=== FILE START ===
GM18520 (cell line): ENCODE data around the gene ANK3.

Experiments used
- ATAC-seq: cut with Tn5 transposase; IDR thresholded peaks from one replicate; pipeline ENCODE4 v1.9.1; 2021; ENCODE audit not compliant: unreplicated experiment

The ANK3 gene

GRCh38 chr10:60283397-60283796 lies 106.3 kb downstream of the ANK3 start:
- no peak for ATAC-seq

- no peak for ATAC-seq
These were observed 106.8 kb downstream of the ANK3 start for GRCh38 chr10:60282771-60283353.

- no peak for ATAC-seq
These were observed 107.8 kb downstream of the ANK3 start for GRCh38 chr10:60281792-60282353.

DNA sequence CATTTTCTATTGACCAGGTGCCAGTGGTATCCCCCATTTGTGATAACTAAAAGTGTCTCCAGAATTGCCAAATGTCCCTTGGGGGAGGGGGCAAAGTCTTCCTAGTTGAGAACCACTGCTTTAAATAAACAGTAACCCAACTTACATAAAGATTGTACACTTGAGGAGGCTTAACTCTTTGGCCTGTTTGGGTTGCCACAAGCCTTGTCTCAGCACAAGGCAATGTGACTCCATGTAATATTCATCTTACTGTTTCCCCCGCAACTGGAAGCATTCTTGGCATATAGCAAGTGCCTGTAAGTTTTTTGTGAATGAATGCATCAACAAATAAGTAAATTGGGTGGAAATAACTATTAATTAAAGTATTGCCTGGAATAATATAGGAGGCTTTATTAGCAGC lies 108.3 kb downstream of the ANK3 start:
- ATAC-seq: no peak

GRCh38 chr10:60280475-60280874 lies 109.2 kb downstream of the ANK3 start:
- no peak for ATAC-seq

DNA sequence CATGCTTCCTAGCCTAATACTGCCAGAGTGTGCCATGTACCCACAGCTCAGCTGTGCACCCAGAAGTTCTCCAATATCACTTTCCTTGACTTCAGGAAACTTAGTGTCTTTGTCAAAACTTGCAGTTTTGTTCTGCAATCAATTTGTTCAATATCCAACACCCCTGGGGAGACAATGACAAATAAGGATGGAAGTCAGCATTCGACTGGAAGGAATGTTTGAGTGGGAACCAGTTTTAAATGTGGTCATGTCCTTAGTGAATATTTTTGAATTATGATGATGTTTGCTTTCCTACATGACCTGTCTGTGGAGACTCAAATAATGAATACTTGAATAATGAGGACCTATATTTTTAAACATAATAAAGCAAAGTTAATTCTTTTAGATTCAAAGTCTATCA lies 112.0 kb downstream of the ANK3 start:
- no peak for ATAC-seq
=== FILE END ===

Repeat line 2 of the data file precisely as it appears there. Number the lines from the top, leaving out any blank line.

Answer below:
Experiments used